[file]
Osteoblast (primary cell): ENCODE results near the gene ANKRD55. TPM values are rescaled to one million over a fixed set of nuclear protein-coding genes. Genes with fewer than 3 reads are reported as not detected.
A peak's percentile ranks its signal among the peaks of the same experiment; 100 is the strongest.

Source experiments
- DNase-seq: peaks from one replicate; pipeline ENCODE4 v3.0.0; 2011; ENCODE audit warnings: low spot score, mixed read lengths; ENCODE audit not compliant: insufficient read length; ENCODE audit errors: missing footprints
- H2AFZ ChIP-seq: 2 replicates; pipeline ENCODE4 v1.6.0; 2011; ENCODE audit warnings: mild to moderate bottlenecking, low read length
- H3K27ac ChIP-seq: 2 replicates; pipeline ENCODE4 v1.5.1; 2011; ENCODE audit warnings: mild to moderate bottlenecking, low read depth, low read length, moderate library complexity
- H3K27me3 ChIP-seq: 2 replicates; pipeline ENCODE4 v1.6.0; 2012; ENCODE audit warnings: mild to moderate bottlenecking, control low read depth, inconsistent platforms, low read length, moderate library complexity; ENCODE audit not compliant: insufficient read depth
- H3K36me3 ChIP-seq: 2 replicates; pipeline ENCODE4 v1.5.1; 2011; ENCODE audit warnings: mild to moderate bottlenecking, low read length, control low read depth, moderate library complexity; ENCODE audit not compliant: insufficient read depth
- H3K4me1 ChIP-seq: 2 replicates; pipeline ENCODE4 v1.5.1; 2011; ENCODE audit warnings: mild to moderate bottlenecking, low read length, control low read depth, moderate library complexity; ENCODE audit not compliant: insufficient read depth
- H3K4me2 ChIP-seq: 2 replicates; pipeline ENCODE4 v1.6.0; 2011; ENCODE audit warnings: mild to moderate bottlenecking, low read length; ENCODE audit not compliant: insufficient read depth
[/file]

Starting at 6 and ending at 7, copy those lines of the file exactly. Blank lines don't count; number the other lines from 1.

- H3K27ac ChIP-seq: 2 replicates; pipeline ENCODE4 v1.5.1; 2011; ENCODE audit warnings: mild to moderate bottlenecking, low read depth, low read length, moderate library complexity
- H3K27me3 ChIP-seq: 2 replicates; pipeline ENCODE4 v1.6.0; 2012; ENCODE audit warnings: mild to moderate bottlenecking, control low read depth, inconsistent platforms, low read length, moderate library complexity; ENCODE audit not compliant: insufficient read depth